Tabla 2 Number and percentage distribution of responses of interviewed pregnant and postpartum women according to dimensions of social support (N=62). Cities of Bariloche, Concordia and La Matanza, Argentina, 2018-2019. 

Dimensions of social support All or most of the time Some of the time A little or none of the time No response
n % n % n % n %
Someone who shows you love and affection 52 83,9 6 9,6 4 6,5 0 0,0
Someone to love and make you feel wanted 51 82,3 3 4,8 7 11,3 1 1,6
Someone to take you to the doctor if you needed it 50 80,7 2 3,2 10 16,1 0 0,0
Someone you can count on to listen to you when you need to talk 48 77,4 5 8,1 9 14,5 0 0,0
Someone to help you if you were confined to bed 46 74,2 7 11,3 9 14,5 0 0,0
Someone to turn to for suggestions about how to deal with a personal problem 46 74,2 9 14,5 7 11,3 0 0,0
Someone to do things with to help you get your mind off things 46 74,2 8 12,9 8 12,9 0 0,0
Someone to give you information to help you understand a situation 44 71,0 11 9,7 6 19,3 1 0,0
Someone to have a good time with 44 71,0 6 17,7 12 9,7 0 1,6
Someone to share your most private worries and fears with 40 64,5 12 19,4 10 16,1 0 0,0
Someone to help with daily chores if you were sick 39 62,9 11 17,7 12 19,4 0 0,0

Own elaboration based on the validation of the MOS social support survey by Revillaet al.37validated for Argentina by Rodríguez Espínola and Enrique.38.

Patterns of consumption: diversity in the use of psychoactive substances

Data regarding the women’s of use of alcohol, tobacco, cannabis and cocaine is organized according to the state of the women at the time of the interview: pregnant, breastfeeding postpartum, and postpartum without breastfeeding (Table 3).

Tabla 3 Number and percentage distribution of interviewed women pregnant, breastfeeding postpartum and postpartum without breastfeeding (N=62), according to period of use and type of substance. Cities of Bariloche, Concordia and La Matanza, Argentina, 2018-2019. 

Substance use Pregnant (n=24) Breastfeeding postpartum (n=33) Postpartum without breastfeeding (n=5) Total (n=62)
n % n % n % n %
Used at least once in their lifetime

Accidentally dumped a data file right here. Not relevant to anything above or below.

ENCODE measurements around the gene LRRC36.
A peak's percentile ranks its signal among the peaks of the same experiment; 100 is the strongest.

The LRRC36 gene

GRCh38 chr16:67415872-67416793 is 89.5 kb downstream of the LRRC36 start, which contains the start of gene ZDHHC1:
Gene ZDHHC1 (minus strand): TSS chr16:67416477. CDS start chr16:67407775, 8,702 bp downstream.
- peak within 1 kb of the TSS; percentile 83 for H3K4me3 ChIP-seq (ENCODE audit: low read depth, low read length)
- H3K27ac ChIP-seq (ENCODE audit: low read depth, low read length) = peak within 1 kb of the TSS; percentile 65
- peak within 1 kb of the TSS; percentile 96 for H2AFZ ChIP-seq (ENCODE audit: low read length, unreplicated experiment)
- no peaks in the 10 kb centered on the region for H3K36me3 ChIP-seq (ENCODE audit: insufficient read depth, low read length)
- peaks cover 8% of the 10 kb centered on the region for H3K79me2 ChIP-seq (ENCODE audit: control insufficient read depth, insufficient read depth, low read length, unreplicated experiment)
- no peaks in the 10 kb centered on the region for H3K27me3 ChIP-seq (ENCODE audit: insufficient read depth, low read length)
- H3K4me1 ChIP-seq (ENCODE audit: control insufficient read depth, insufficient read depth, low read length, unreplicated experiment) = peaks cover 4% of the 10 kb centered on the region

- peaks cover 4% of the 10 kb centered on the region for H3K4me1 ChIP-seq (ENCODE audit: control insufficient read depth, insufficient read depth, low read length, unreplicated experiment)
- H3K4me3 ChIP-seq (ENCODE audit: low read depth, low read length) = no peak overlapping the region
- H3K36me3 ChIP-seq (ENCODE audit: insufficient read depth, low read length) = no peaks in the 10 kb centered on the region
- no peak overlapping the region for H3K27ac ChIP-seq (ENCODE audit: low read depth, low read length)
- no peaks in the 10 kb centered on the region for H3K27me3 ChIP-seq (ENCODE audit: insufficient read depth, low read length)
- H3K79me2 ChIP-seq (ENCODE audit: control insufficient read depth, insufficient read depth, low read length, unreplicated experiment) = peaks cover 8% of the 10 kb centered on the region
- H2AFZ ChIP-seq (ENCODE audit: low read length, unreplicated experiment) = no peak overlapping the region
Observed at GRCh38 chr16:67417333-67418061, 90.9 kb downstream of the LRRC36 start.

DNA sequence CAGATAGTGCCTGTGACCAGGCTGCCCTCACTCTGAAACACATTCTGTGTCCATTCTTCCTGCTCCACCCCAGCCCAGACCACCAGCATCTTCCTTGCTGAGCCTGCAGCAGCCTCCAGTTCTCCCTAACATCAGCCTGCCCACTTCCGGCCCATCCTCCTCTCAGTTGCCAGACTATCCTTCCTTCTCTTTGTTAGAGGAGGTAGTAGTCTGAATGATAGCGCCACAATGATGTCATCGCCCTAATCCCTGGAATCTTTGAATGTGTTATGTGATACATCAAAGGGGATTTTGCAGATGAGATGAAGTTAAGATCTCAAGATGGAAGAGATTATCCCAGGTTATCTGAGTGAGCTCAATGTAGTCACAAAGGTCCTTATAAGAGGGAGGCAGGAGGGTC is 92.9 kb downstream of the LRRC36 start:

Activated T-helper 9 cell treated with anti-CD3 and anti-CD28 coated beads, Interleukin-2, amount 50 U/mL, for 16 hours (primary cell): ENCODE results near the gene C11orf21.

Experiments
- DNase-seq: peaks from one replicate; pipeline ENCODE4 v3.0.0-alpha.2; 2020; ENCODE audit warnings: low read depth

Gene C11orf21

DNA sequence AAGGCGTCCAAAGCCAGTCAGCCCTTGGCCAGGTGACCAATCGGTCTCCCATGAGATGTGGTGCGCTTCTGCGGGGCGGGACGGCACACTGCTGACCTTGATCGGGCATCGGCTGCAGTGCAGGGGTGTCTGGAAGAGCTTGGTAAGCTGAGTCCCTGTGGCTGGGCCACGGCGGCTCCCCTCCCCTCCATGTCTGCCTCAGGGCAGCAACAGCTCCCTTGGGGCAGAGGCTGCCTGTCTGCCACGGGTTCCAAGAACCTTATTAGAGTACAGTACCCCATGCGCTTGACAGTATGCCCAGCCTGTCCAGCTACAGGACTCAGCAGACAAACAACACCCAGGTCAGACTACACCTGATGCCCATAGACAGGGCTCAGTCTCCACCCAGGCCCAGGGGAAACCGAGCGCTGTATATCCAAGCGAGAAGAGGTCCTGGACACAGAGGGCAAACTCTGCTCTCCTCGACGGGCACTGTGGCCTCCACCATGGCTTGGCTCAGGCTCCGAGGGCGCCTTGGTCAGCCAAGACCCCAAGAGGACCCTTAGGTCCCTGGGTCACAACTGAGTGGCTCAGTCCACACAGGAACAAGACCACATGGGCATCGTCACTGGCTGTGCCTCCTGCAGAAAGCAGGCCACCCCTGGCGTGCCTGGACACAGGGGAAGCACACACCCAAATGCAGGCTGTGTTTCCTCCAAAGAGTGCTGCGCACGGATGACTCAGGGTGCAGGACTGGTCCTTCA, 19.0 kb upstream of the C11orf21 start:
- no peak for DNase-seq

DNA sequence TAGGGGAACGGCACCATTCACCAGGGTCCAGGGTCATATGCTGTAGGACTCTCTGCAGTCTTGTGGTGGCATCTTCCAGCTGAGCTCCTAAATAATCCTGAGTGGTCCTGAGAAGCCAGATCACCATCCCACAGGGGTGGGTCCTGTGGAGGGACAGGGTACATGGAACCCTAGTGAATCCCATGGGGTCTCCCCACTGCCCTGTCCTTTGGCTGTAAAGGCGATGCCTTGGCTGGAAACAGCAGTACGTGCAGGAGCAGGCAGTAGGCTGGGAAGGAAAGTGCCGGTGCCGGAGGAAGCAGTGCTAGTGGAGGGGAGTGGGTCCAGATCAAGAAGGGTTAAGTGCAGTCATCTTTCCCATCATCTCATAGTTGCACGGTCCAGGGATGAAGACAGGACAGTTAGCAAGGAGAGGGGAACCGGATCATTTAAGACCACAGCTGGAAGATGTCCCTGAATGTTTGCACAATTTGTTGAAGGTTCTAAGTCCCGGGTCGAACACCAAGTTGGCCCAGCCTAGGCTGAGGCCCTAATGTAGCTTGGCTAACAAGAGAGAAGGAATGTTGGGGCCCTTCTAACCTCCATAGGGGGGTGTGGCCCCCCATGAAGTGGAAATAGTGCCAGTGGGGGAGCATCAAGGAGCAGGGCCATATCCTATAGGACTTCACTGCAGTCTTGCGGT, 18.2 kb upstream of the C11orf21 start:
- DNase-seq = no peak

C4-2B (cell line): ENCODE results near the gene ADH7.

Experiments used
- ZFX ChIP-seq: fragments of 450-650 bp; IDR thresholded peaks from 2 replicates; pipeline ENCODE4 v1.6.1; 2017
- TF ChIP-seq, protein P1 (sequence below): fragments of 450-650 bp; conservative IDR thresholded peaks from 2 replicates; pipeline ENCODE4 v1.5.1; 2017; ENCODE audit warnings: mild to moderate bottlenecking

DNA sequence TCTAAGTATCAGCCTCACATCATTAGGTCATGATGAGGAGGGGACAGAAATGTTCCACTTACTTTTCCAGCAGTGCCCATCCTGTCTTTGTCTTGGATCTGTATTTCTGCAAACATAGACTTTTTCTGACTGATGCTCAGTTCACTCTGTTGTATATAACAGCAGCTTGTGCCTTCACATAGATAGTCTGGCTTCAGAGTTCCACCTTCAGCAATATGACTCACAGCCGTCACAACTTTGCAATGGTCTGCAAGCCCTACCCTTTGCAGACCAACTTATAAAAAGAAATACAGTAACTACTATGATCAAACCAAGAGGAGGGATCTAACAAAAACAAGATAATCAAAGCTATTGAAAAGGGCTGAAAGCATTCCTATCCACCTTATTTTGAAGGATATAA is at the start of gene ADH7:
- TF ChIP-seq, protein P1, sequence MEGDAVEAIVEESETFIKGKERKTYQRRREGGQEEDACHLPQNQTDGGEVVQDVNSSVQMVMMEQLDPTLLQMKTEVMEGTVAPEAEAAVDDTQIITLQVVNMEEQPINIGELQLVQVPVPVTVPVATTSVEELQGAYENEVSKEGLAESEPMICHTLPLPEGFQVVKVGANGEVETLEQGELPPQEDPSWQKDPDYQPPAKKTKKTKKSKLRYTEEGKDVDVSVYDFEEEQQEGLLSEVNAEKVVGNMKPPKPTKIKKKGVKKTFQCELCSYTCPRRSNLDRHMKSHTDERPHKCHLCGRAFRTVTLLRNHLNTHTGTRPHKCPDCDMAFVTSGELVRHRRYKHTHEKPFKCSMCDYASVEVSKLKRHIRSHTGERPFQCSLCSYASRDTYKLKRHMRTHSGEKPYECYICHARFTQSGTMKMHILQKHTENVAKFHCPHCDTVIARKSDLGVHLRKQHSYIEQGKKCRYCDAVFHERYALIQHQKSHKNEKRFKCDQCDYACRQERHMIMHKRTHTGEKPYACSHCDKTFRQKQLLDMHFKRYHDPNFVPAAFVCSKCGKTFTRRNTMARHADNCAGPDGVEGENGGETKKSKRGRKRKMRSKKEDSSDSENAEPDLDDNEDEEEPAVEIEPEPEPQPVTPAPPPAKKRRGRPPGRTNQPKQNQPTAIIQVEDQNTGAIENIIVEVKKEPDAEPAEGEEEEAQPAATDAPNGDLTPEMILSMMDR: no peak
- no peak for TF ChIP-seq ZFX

Tobacco 22 35,5 30 48,4 5 8,1 57 91,9
Alcohol 21 33,9 33 53,2 3 4,8 57 91,9
Cannabis 10 16,1 24 38,7 2 3,2 36 58,1
Cocaine 9 14,5 16 25,8 3 4,8 28 45,2
Used in the past three months
Tobacco 19 30,6 17 27,4 5 8,1 41 66,1
Alcohol 16 25,8 17 27,4 2 3,2 35 56,5
Cannabis 7 11,3 7 11,3 0 0,0 14 22,6
Cocaine 8 12,9 6 9,7 2 3,2 16 25,8
Used during pregnancy
Tobacco 19 30,6 24 38,7 5 8,1 48 77,4
Alcohol 16 25,8 24 38,7 2 3,2 42 67,7
Cannabis 7 11,3 15 24,2 1 1,6 23 37,1
Cocaine 8 12,9 11 17,7 3 4,8 22 35,5

Fuente: Elaboración propia con base en la prueba ASSIST (alcohol, smoking, substance involvement screening test)33,34

In the group of 24 pregnant women it can be seen that, throughout their lives, 22 had at one time consumed alcohol and 21 tobacco; additionally, 10 had used cannabis and 9 cocaine. In this same group, in the three months prior to the interview, 19 continued to smoke and 16 to drink alcohol. Regarding the use of illegal substances, 7 had used cannabis and 8 cocaine. Therefore, the primary substances consumed in this group were alcohol and tobacco.

Among the 33 women breastfeeding postpartum, it was observed that all had had alcohol at least once in their lives and 30 had smoked tobacco; in addition, 24 had used cannabis and 16 cocaine. On the other hand, in the last three months, among these same women, 17 had consumed tobacco, another 17 alcohol, 7 cannabis and 6 cocaine. Among these same women, 31 had used a substance during pregnancy, 24 had smoked tobacco daily throughout the pregnancy, and 24 had consumed alcohol. Regarding the use of illegal substances, 15 had smoked marijuana and 11 had used cocaine (Table 3).